The Gift of Geraldine

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Geraldine is the personification of a life lived irresponsibly. 50ish, bloated up over 250 pounds, half-a-dozen illegitimate children scattered over the city — the products of drunken liaisons with assorted men. Liver now failing along with other abused body parts, she is in and out of area hospitals and specialists’ offices — those that take Medicaid — charging on the tab of tax-payers exorbitant sums for endless tests and medications. Her current monthly cash-flow — government checks for two remaining dependents that still live at home plus her own disability entitlement for "bad nerves" — is being siphoned away by fines she is paying for drunken disorderly convictions. Geraldine has never worked, at least not legitimate employment, for any length of time. Her explosive temper, which served to fend off the unwanted advances of predatory men, also cost her jobs. A caseworker with the help of a legal aid attorney finally got her qualified as “disabled”, a status that secured for her the permanent rights and privileges of a public dependent. Over time she became an expert in playing the system, using various addresses to gain admittance to preferred hospitals, mental health facilities and addiction treatments programs. She now talks of getting on a priority list for a liver transplant to replace the one she has destroyed.

Geraldine is a very weak person. Or a very strong person. It depends on one’s perspective. She has never been able to set boundaries for herself or her children. Her life is riddled with inconsistencies. Drugs — a dangerous combination of legal and illicit ones — wreak havoc on her mind and body. She vacillates between rage and crippling depression. But she has moments, sometimes days, even weeks, when a fragile order calms her life. These are times when her spirit connects with her Maker. She returns to church, soaks up life-giving affirmation from responsible friends, admits her total dependence on God if she is to gain any measure of wholeness in her life. At present she is experiencing for the first time an emotional and spiritual release through acknowledging long-buried pain and festering anger — this not in a church but in a court-ordered anger management program. One could see strength in her, a remarkable resilience that is allowing health to emerge from the wreckage of a devastated life.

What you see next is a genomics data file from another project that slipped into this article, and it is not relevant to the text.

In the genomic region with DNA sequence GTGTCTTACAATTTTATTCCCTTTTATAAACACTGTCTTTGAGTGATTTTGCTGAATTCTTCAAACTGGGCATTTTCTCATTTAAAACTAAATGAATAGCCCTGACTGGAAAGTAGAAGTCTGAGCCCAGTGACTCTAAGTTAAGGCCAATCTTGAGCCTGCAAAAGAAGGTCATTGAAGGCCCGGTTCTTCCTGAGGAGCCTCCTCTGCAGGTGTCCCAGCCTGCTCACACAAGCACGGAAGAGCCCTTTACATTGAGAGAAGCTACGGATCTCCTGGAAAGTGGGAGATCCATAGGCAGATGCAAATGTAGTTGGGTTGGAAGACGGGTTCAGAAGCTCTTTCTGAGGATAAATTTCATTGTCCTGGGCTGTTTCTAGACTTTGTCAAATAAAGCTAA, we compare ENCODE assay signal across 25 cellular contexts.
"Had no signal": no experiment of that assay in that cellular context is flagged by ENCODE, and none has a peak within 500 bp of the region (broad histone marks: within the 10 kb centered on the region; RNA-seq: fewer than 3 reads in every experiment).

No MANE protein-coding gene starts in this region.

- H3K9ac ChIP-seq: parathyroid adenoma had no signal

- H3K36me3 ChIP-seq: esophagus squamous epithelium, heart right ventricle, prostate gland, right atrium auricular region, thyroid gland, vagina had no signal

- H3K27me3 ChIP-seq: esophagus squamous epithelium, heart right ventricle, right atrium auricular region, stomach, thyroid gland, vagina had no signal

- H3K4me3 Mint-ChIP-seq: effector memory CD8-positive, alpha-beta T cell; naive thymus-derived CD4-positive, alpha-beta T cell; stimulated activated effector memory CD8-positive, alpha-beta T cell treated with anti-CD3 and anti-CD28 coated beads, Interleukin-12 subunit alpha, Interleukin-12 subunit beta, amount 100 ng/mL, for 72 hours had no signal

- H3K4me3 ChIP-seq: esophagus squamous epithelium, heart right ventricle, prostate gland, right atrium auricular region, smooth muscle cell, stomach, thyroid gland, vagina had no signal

For some reason beyond my understanding, Peggy had an abiding affection for Geraldine. For more than twenty-five years, ever since we moved into the inner-city and Geraldine became our neighbor, they shared in each other’s lives. Their point of connection was motherhood; little else in their lives or backgrounds was similar. For years Peggy tried to rescue Geraldine from her addictions and from an unending stream of calamities. But Geraldine would not stay fixed. Every effort to free her from her life-controlling problems proved futile. Finally, mostly out of frustration, Peggy gave up and resigned herself to being just a friend. Peggy stopped taking her calls when she was intoxicated or locked up which, of course, infuriated Geraldine. But in time Geraldine stopped asking Peggy for bond money or for advocacy to manipulate her way into a “better” rehab program. Something very positive happened when Peggy relinquished responsibility for Geraldine and Geraldine ceased to view Peggy as one more player to draw into her destructive dramas. Their relationship was freed up to become mutual friends.